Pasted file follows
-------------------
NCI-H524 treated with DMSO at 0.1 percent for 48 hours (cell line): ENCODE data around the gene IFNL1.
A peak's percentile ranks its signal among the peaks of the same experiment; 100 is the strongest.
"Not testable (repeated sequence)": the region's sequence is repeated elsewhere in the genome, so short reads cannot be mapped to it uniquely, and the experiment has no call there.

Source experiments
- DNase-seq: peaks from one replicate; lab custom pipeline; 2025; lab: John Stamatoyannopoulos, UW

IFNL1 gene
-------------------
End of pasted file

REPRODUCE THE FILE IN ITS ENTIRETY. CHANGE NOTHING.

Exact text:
NCI-H524 treated with DMSO at 0.1 percent for 48 hours (cell line): ENCODE data around the gene IFNL1.
A peak's percentile ranks its signal among the peaks of the same experiment; 100 is the strongest.
"Not testable (repeated sequence)": the region's sequence is repeated elsewhere in the genome, so short reads cannot be mapped to it uniquely, and the experiment has no call there.

Source experiments
- DNase-seq: peaks from one replicate; lab custom pipeline; 2025; lab: John Stamatoyannopoulos, UW

IFNL1 gene